Jewish Wedding Jewelry,
jewish wedding ring,Bar Mitzvah jewelry, Bat Mitzvah jewelry
Jewelry and Accessories
Formal wedding ceremonies are an extra measure in the eyes of halacha
(Jewish law). Traditionally, when a woman accepted a wedding ring, she
was signaling her change of personal status and her agreement to the
provisions in the ketubah.
Coins, property deeds, or even fruit qualified to establish a marriage,
but rings became customary. Talmudic rabbis decried the use of rings at
first. But the ring’s beauty and convenience as a wearable symbol of
marriage prevailed. Rings were regularly presented at Jewish weddings by
the eighth century in Israel and by the ninth century in Babylon (modern
Jewish tradition favors smooth bands, in part, because they have readily
ascertainable value. Halacha gets technical here, but part of the
nuptial formula translates as “Behold you become holy unto me with this
ring.” If “this ring” was not what it appeared to be, then a marriage’s
status as a legal entity would be called into question. Reform Judaism
steps away from the overtones of acquisition that stood behind the ring
presentation and does not require a wedding ring to be plain or without
Wide use of plain wedding rings minimized a poor bride’s embarrassment.
Also, kabbalistic sources suggested smooth rings would portend an
untroubled life. Georgian Jews adapted a local custom and placed the
ring into the kiddush cup used at the ceremony. Some Syrian Jewish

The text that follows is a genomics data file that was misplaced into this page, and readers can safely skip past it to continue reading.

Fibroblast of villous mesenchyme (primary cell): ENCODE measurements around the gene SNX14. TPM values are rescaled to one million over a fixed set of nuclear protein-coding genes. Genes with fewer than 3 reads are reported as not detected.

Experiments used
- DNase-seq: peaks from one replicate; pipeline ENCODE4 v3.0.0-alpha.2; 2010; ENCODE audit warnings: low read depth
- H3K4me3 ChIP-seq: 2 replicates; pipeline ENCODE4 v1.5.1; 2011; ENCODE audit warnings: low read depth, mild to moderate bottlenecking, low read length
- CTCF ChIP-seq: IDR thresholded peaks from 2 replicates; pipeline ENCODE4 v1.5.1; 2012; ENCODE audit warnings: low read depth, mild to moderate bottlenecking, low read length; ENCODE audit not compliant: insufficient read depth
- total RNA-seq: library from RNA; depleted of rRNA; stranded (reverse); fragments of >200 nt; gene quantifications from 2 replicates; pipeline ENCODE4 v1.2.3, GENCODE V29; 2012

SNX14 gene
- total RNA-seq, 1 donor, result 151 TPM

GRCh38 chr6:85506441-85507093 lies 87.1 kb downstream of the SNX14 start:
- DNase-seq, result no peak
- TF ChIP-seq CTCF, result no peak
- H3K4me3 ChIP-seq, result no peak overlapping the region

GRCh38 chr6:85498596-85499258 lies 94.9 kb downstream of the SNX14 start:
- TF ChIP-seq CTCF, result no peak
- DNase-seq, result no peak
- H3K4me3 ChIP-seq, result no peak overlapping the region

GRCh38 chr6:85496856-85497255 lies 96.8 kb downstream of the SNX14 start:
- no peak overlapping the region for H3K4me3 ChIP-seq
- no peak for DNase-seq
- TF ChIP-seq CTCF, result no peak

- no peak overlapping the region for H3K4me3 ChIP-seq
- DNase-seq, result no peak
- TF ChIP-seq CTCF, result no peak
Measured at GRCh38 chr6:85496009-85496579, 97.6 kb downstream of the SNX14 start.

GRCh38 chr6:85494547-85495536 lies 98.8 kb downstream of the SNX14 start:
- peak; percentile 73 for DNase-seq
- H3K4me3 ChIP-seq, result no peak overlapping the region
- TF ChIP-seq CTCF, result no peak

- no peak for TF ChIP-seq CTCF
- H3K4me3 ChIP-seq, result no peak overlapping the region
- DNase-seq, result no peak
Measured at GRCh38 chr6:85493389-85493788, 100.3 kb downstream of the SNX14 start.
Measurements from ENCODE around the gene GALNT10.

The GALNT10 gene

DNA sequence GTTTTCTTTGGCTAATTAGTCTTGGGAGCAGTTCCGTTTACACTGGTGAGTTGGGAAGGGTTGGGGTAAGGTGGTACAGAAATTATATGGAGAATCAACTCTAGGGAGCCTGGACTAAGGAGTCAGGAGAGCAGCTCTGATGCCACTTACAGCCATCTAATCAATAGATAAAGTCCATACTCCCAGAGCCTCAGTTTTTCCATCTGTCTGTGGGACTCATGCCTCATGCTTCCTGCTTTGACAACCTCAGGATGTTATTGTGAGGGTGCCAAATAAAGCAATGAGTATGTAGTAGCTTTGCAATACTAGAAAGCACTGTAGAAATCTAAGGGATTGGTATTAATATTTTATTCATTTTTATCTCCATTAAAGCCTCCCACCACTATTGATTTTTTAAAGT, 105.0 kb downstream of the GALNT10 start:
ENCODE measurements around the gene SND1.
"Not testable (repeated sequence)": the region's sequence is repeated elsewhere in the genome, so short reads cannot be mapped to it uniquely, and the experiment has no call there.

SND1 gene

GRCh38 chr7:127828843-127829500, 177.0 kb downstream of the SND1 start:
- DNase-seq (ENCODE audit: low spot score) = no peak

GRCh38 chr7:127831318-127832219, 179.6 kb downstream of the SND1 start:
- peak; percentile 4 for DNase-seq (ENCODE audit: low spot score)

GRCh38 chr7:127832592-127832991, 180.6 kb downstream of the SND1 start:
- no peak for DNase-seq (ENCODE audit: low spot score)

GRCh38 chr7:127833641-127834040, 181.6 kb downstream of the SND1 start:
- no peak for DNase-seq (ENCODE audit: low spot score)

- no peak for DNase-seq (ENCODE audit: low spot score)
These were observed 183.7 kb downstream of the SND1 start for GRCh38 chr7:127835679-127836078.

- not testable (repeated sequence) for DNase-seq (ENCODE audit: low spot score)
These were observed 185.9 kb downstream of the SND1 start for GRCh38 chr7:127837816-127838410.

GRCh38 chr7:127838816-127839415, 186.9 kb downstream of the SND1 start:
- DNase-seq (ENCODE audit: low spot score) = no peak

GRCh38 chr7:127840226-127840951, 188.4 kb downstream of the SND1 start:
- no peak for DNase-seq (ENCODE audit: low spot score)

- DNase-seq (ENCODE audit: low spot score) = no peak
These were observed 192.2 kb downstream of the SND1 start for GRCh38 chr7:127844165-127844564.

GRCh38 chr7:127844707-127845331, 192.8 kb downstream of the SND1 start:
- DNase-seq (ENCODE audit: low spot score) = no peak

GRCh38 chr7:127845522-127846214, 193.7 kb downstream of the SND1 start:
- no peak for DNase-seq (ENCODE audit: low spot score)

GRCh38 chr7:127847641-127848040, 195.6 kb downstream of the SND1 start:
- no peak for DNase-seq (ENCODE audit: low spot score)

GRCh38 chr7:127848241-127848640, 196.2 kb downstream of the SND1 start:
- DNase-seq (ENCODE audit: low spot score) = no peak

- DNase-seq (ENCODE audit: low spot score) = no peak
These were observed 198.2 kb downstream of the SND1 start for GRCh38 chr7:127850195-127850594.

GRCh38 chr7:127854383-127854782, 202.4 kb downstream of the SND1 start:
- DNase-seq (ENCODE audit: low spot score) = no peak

communities designate special marriage coins to be used at weddings. A
deed, fruit, prayer book, or anything with real monetary value is valid.
Rings and more
Gifts are exchanged between bride and groom all through the engagement
In some circles it is customary to present the bride with a piece of
jewelry during every Jewish holiday that falls during the engagement
The grooms too, are the recipients of gifts. In the orthodox community,
those gifts are often sets of "Seforim" books, such as the Talmud,
Mishna Brurah, and more. But cufflinks, watches, and money clips are
also on the list of happily accepted overtures.
Practical Advice - Questions You Want Answered - Check List
Few Words of Caution
A piece of jewelry made with precious metals and gemstones is an instant
heirloom, whether it's a gift or purchased for one's self. The recent
explosion of e-commerce means that jewelry buyers are confronted with
more options - and pitfalls - than ever before. Shoppers should know
that the laws that apply to shopping in a bricks-and-mortar retail store
also apply to the Internet.
Elizabeth Florence, Director of the Jewelry Information Center, a
nonprofit trade association based in New York City say: "The key to
buying fine jewelry is where one shops. Trust in the jeweler and/or the
venue is vital." Following are some tips from the JIC:
1. Buy from
someone you trust:
Shop from a well-established professional jeweler. Ask a friend for a
recommendation, or check with the Chamber of Commerce or Better Business
Bureau. Look for a jeweler who is affiliated with a professional trade
association, such as Jewelers of America (JA), that requires high
ethical standards of its members and provides them with ongoing
education. Get an itemized receipt and the return policy in writing.
2. Buying on the Web.
Shop only on Web sites that list a phone number, address and/or "Contact
Us" e-mail option. For on-line purchases, always use a credit card